Judge denies Brazil's request to dismiss Bahia Emerald case

Tuesday, March 31, 2015
Judge denies Brazil's request to dismiss Bahia Emerald case
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A judge rejected a request from Brazil to dismiss a five-year-long legal battle to determine the rightful owner of the Bahia Emerald, a boulder found in Brazil containing more than 180,000 carats of emerald crystals.

LOS ANGELES (KABC) -- It weighs in at 840 pounds, a boulder containing more than 180,000 carats of emerald crystals, but the future of the Bahia Emerald remains in limbo.

Attorney Andrew Spielberger represents three people who lay claim to the emerald, but his clients are pitted against the nation of Brazil.

Miners found the emerald in the state of Bahia in eastern Brazil in 2001, and the country now wants the gem back.

"Ultimately, the goal is to repatriate the Bahia Emerald," said Brazil's Los Angeles-based lawyer, John Nadolenco.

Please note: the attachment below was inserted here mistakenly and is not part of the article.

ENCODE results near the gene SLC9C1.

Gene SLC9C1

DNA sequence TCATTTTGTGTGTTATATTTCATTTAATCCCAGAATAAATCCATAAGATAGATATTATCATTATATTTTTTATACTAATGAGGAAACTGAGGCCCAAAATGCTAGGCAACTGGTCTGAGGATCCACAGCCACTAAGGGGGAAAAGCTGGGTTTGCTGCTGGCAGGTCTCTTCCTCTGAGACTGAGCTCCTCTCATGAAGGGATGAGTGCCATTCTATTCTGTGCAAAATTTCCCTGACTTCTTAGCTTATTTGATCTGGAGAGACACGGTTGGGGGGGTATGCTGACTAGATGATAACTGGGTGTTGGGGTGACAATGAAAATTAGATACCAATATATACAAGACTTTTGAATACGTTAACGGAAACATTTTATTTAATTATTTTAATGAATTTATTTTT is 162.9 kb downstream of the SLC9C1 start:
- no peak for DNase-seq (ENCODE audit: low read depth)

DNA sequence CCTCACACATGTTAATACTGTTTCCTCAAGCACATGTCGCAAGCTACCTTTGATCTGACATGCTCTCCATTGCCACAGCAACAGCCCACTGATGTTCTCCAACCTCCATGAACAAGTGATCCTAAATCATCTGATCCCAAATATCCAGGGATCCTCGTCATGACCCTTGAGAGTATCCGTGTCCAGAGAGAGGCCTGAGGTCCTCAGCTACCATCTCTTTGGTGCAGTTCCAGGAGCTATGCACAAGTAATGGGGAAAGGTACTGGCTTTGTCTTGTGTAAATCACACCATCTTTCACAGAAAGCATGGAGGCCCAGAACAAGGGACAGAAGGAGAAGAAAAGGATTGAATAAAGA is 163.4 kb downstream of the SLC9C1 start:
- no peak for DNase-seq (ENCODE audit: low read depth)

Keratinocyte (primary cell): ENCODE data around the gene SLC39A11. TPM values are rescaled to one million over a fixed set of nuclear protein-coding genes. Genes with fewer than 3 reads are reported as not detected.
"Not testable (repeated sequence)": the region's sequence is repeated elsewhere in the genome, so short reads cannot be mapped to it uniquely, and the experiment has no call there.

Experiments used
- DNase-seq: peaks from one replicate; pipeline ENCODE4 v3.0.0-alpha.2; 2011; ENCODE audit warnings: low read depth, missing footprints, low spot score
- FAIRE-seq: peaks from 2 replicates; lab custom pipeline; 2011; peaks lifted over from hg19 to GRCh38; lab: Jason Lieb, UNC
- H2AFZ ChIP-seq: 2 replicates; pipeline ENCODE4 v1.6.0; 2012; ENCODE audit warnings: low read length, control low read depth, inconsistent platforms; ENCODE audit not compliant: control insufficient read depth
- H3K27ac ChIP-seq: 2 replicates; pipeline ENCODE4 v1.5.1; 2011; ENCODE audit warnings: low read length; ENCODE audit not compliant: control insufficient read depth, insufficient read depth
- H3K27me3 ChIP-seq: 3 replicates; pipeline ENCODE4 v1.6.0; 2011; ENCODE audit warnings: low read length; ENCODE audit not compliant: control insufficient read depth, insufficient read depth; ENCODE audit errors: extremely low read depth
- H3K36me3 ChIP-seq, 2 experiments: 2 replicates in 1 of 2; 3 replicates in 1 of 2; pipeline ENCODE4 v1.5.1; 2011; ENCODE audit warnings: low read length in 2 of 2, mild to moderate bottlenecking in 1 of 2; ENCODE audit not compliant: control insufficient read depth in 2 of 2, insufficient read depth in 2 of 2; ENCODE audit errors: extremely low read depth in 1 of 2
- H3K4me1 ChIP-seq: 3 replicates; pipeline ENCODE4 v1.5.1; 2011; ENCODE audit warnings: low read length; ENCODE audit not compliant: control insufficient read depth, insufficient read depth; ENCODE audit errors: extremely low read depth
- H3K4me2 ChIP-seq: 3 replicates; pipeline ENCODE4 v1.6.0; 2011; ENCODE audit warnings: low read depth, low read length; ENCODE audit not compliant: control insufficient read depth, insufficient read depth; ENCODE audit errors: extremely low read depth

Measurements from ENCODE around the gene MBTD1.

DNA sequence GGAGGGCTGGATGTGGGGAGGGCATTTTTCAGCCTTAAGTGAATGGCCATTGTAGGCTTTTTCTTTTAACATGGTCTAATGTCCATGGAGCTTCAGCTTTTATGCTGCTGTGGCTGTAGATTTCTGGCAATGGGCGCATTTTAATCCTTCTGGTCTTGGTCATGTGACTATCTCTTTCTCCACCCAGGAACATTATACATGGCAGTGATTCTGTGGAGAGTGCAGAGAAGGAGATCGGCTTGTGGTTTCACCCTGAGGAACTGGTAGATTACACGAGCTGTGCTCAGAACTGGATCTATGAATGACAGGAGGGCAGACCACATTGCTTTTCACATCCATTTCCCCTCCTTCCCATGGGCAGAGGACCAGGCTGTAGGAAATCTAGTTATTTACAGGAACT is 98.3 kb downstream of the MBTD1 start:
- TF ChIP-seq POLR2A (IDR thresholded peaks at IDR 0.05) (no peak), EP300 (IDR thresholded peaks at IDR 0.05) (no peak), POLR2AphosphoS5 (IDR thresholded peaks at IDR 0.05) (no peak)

Brazilian officials say the emerald was mined illegally and illegally exported to the United States.

Both sides were in a Los Angeles County courtroom Monday, as a five-year-legal battle to determine the emerald's rightful owner continues in state court.

On Monday, Judge Michael Johnson denied Brazil's request to dismiss any private claim to the emerald.

"I'm happy to argue about the merits of Brazil's claim to the emerald," Johnson said. "Dismissal of the case is not warranted."

Spielberger says his clients paid seven-figures for the emerald back in 2008 and that his clients deserve compensation for their investment.

"My clients are American citizens who paid out of pocket for the stone and now a foreign government is trying to take their property, for which they paid a substantial sum of money," Spielberger said. "That's inconsistent with our constitution and the bureaucrats of Brazil are trying to evade having to prove their claim in our Superior Court and just take the rock."

Even as the case moves forward in state court, Brazil says it's working with the federal government in the U.S. to have the emerald returned to Brazil.

"This is a matter of international relations that needs to be resolved via diplomatic and other federal channels," Nadolenco said.

Currently, the Los Angeles County Sheriff's Department is in possession of the emerald, which is worth an estimated $372 million. The emerald is being stored in an undisclosed location at taxpayer expense.

All parties are due back in court on April 27.